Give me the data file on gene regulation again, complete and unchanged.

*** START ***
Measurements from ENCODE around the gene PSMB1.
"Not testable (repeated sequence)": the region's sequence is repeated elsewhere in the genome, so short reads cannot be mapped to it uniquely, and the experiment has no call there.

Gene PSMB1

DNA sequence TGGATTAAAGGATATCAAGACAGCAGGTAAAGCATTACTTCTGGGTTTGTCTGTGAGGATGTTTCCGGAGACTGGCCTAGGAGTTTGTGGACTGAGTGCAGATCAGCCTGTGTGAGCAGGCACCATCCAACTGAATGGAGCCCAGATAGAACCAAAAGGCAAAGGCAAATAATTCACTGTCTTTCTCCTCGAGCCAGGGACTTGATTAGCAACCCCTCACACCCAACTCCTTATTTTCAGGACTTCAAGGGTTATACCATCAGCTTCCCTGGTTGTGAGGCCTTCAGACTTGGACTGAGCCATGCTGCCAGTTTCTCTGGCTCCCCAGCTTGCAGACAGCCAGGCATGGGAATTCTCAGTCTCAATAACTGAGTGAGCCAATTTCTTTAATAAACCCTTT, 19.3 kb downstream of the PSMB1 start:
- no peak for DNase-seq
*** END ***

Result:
Measurements from ENCODE around the gene PSMB1.
"Not testable (repeated sequence)": the region's sequence is repeated elsewhere in the genome, so short reads cannot be mapped to it uniquely, and the experiment has no call there.

Gene PSMB1

DNA sequence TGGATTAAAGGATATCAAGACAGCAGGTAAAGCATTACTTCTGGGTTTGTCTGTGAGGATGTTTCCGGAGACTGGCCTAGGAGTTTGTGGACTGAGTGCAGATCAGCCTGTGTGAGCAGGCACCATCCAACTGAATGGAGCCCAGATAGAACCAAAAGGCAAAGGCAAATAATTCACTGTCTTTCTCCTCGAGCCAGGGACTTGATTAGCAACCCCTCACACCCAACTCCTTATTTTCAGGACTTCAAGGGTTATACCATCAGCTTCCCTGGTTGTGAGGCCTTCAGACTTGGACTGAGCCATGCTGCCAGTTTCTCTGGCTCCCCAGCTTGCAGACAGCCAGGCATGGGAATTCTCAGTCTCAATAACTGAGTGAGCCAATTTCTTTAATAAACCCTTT, 19.3 kb downstream of the PSMB1 start:
- no peak for DNase-seq